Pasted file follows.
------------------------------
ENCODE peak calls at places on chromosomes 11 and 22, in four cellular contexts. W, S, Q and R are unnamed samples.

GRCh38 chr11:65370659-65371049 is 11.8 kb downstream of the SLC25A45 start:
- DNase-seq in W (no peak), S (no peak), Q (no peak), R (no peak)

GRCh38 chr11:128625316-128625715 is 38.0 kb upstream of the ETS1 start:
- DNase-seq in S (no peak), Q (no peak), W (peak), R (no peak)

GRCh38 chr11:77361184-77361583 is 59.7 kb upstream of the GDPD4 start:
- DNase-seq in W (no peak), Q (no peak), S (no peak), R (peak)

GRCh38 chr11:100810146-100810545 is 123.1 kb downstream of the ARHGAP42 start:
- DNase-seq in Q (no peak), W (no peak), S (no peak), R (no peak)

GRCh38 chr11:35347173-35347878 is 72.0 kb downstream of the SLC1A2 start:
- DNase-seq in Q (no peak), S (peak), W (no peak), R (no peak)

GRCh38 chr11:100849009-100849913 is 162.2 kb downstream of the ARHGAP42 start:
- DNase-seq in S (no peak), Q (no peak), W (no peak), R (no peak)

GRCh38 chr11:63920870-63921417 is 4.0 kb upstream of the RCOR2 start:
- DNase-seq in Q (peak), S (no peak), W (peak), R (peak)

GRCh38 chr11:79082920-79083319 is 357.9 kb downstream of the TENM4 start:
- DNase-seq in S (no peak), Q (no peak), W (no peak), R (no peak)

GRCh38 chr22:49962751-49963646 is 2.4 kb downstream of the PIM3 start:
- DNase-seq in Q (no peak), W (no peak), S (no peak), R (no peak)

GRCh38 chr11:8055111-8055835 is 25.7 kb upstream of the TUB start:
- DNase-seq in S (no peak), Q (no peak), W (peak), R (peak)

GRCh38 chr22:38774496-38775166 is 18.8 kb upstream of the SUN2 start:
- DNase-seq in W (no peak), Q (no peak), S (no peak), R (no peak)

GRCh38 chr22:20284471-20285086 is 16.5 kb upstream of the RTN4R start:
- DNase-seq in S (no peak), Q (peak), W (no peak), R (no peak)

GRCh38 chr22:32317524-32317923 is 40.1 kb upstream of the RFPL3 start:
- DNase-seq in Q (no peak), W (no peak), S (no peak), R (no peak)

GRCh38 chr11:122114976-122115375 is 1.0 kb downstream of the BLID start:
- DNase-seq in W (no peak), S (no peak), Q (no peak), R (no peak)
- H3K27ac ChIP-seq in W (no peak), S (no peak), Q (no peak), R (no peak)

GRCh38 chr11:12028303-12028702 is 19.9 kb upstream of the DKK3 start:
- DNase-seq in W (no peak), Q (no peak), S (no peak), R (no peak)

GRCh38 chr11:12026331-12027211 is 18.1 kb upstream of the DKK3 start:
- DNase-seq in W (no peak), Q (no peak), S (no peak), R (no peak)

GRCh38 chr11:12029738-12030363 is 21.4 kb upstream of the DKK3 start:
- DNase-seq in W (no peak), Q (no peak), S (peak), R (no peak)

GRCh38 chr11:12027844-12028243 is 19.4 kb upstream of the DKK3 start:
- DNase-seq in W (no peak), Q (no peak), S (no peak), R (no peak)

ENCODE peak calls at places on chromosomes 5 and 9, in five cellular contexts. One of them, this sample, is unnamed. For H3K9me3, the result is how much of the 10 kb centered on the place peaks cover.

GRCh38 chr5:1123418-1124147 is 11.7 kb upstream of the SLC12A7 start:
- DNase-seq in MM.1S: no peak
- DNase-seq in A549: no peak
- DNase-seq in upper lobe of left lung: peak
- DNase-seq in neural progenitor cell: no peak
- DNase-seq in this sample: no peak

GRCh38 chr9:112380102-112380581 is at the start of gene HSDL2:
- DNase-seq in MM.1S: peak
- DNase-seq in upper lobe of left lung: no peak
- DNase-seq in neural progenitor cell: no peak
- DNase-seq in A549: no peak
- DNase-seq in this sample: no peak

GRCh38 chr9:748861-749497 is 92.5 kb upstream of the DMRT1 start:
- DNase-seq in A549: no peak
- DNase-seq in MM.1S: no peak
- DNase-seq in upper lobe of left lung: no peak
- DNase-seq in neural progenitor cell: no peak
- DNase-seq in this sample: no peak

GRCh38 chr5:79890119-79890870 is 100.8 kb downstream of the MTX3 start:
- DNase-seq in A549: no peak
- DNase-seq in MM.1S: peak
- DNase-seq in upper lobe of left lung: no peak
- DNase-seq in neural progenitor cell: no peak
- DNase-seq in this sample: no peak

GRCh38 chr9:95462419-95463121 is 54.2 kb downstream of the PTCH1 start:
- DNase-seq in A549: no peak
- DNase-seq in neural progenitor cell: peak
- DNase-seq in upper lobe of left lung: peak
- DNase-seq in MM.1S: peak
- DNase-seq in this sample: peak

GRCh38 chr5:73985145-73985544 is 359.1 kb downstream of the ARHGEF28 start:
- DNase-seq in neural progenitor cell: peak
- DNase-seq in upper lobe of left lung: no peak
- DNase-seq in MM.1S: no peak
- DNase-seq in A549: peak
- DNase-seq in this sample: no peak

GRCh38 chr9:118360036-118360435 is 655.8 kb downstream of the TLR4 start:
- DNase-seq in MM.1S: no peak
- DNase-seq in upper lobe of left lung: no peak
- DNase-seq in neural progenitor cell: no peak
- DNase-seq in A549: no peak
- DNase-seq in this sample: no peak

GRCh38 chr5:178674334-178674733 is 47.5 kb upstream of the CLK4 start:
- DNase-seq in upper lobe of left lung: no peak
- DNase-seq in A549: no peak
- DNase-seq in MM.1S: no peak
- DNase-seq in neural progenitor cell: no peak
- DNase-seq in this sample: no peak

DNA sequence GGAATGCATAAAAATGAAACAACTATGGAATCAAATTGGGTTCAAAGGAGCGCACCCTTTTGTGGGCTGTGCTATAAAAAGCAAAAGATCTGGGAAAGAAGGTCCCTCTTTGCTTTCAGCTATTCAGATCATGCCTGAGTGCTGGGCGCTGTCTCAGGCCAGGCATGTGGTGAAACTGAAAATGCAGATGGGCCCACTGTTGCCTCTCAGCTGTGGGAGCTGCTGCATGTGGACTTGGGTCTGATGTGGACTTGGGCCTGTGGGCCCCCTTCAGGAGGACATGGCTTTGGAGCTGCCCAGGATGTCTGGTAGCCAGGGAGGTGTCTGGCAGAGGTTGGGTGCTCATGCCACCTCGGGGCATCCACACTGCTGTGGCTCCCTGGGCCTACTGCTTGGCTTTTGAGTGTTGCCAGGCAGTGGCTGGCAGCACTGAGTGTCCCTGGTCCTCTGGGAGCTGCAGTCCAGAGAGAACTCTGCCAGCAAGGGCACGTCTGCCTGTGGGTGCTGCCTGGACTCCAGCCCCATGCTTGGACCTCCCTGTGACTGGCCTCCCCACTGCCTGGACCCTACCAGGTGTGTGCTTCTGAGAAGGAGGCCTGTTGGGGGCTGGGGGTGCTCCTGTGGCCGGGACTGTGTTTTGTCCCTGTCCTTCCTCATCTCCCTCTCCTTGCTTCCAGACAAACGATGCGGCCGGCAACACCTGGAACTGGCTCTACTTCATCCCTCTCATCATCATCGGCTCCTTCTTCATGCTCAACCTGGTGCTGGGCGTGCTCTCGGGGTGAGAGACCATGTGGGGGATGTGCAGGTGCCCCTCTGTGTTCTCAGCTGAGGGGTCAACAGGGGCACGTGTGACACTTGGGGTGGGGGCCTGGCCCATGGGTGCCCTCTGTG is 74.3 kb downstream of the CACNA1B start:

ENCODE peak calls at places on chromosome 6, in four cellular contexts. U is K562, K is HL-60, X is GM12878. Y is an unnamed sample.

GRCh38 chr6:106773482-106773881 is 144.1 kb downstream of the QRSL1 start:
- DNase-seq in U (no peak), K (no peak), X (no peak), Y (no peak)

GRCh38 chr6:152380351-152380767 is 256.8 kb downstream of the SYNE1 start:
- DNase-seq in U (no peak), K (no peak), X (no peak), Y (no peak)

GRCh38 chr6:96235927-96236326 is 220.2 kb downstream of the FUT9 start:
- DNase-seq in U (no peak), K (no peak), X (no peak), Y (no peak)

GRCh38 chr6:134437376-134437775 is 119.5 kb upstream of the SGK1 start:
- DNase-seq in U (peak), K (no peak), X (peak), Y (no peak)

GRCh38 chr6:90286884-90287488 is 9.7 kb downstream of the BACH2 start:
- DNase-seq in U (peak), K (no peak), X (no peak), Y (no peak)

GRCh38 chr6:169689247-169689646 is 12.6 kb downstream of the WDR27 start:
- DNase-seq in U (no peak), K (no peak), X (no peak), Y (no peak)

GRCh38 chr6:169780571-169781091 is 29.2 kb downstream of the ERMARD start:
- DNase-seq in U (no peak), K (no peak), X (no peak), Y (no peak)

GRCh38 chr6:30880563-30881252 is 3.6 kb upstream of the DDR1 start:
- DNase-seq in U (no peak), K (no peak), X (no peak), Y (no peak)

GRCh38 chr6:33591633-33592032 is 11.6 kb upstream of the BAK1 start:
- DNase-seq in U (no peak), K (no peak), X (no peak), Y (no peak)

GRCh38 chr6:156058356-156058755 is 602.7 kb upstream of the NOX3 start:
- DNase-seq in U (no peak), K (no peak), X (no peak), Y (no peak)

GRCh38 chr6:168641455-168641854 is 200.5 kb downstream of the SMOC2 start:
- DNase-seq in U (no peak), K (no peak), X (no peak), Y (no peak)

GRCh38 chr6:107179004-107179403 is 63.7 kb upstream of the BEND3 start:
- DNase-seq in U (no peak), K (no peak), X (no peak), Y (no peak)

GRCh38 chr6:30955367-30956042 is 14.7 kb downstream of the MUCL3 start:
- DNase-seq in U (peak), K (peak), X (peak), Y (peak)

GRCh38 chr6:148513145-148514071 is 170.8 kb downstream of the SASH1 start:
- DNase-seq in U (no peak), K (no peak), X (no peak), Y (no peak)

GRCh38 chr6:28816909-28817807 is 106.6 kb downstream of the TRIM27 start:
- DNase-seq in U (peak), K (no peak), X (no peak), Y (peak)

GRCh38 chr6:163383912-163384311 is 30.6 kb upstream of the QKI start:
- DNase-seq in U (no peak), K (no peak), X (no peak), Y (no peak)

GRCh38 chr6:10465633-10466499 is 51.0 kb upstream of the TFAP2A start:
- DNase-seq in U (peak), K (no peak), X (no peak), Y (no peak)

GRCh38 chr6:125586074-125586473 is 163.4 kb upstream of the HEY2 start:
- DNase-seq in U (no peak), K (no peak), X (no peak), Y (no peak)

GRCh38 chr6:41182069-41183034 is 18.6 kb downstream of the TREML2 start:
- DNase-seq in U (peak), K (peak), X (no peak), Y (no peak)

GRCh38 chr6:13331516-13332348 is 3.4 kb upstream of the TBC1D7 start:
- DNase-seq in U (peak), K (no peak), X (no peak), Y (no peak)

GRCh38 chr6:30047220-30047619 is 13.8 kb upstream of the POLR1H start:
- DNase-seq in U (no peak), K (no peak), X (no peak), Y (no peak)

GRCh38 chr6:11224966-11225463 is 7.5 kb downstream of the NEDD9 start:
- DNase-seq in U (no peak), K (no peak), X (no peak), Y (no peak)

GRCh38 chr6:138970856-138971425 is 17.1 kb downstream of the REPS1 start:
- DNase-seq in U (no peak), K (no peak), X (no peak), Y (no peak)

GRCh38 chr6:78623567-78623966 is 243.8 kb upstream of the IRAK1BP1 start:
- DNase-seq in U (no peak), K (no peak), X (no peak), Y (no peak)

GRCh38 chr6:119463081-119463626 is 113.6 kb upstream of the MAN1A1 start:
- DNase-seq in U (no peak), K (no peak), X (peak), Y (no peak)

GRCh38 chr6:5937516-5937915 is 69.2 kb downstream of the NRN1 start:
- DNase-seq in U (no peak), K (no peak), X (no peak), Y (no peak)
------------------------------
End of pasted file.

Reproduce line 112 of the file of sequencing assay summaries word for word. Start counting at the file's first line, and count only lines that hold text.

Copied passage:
GRCh38 chr6:107179004-107179403 is 63.7 kb upstream of the BEND3 start: